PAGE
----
The Republican candidates listen to a question from NBC's David Gregory… (Charles Krupa / Associated…)
Reporting from Manchester, N.H. — The beautiful part of holding two debates 10 hours apart -- beside the fact that the candidate are far more alert and energetic -- is that the wounds of the previous evening, still fresh, can be addressed. Yes, folks, we've got ourselves the equivalent of a debate do-over!
Former Utah Gov. Jon Huntsman was still stinging from Saturday night's debate when moderator David Gregory asked him Sunday morning which programs Huntsman would cut that would cause pain in this "age of austerity."
Huntsman ignored the question and chose to relitigate the moment from Saturday's debate when former Massachusetts Gov. Mitt Romney attacked him for serving a Democratic president as ambassador to China. The context is important, however. Saturday night, Huntsman provided one of the strangest moments of the debate when he spoke in Mandarin to criticize Romney.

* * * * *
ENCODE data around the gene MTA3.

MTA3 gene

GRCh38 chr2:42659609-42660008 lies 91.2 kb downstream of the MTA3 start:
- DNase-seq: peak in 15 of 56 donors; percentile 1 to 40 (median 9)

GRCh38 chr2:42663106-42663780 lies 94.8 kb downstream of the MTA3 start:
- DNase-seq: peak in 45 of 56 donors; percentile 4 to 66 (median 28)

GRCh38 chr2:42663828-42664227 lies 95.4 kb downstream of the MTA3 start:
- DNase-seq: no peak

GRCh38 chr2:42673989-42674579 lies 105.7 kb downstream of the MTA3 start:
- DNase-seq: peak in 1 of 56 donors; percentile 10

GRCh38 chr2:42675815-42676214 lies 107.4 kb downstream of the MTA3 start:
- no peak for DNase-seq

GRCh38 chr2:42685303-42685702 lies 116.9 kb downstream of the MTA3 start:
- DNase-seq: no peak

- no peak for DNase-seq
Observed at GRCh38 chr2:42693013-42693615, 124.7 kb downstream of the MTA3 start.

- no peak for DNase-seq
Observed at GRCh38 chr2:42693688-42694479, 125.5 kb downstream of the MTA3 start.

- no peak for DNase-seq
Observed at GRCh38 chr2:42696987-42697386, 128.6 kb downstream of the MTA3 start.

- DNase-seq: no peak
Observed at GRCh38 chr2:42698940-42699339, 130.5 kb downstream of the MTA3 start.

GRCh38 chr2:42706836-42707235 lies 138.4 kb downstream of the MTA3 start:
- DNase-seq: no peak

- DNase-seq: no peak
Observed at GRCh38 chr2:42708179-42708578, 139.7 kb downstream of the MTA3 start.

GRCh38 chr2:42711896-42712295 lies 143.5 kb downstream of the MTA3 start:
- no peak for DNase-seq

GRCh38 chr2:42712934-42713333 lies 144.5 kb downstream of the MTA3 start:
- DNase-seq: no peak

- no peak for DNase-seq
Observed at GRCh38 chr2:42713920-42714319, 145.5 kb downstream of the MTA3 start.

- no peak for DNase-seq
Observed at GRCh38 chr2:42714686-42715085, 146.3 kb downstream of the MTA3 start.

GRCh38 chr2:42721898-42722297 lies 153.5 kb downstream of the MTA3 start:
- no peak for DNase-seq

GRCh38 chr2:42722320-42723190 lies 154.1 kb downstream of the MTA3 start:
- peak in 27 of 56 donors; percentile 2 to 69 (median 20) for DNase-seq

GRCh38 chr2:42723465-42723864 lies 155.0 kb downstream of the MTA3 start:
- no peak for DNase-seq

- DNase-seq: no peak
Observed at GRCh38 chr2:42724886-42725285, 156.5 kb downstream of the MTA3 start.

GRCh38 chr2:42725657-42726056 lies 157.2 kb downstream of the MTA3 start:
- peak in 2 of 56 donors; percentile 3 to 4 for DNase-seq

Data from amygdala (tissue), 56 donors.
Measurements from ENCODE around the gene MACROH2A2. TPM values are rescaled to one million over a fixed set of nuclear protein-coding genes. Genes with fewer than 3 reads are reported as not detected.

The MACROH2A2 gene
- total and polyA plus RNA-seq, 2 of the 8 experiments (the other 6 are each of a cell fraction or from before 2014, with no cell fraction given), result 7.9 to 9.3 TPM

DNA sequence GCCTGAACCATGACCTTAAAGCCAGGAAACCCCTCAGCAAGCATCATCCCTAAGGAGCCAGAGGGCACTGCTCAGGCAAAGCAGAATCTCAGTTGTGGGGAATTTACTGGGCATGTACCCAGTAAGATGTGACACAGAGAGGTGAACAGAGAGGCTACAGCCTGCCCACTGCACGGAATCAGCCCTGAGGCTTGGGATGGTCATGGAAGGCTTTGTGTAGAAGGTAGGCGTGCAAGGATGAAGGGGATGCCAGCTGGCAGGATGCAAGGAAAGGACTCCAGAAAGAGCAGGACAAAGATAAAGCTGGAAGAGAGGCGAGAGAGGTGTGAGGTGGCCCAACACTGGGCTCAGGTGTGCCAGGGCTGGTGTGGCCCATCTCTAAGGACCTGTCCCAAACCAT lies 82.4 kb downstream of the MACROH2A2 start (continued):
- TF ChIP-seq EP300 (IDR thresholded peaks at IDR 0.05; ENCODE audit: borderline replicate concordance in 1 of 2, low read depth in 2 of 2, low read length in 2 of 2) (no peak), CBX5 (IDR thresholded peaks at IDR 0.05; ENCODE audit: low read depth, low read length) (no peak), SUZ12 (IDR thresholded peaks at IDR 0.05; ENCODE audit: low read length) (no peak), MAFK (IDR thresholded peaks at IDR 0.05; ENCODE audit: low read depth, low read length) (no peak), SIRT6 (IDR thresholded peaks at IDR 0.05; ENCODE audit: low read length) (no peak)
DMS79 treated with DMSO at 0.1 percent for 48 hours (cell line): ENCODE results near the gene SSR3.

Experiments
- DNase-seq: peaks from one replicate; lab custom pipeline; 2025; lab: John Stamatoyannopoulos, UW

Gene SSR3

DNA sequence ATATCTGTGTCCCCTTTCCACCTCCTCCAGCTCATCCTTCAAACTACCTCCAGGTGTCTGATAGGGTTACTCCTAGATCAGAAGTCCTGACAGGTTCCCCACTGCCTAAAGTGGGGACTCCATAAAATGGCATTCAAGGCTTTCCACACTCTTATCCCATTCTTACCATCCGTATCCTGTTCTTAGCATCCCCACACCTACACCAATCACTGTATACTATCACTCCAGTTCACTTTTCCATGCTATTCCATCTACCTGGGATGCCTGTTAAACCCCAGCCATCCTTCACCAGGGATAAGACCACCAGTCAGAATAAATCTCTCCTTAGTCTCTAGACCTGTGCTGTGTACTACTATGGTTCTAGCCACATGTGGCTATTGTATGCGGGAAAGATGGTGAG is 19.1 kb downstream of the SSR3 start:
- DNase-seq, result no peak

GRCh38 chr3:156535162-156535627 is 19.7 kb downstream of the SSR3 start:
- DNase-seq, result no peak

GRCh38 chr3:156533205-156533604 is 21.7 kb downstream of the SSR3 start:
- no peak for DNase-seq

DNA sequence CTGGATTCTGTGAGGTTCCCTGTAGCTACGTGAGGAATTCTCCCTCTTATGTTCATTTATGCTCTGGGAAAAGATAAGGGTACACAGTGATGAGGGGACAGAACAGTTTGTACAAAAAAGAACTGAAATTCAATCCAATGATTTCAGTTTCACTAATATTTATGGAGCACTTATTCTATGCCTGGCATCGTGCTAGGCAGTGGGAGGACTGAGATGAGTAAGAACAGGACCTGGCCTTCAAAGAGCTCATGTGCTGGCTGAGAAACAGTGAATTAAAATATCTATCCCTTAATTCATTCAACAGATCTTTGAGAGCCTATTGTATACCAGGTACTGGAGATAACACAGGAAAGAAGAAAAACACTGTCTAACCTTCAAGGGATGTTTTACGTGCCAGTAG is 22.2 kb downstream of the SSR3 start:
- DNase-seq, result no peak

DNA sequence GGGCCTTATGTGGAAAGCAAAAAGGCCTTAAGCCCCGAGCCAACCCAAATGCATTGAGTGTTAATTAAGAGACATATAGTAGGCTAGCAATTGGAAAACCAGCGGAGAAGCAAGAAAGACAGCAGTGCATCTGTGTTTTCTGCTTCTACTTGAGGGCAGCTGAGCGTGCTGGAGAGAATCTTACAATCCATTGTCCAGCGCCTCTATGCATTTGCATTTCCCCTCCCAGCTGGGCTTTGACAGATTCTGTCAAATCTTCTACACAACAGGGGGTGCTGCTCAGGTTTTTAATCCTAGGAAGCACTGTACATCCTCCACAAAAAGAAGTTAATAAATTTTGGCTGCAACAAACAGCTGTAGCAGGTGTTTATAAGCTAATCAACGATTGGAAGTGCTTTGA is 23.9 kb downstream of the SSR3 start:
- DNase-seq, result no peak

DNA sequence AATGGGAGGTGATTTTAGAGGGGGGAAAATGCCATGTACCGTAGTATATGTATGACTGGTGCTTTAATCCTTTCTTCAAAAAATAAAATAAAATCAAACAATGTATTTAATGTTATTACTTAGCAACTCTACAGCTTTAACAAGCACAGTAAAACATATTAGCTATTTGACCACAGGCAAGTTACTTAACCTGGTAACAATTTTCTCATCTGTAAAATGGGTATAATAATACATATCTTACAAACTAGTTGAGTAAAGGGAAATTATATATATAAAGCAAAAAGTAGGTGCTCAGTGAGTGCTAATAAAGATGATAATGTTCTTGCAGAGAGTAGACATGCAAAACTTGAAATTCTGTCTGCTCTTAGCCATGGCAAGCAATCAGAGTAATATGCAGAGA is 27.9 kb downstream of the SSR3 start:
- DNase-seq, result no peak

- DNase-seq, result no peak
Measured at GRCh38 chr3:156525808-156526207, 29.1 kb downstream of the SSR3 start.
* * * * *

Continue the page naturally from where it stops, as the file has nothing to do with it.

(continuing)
The Twitter universe went crazy with that one, and perhaps Huntsman was stung by the reaction. So he took the opportunity Sunday to turn the tables on his front-runner nemesis, and played the patriot card.
"A lot of people are tuning in this morning and I am sure they are terribly confused after watching all this political spin up here," said Huntsman. "I was criticized last night by Gov. Romney for putting my country first. I just want to remind the people here in New Hampshire and throughout the United States" -- and here, he was interrupted by applause -- "he criticized me while he was out raising money for serving my country in China, like my two sons who are in the United States Navy. They are not asking what the affiliation of the president is. I want to be clear, I will always put my country first. I think that's important."
Romney, however, was not about to back down, or apologize. And he went for the jugular against Huntsman, hitting him for something that has undermined his standing as a Republican with sterling conservative credentials.
"I just think most likely that the person who should represent our party running against President Obama is not someone who called him a 'remarkable leader' and went to be his ambassador in China."
Huntsman drew a big round of applause when he replied: "This country is divided because of attitudes like that."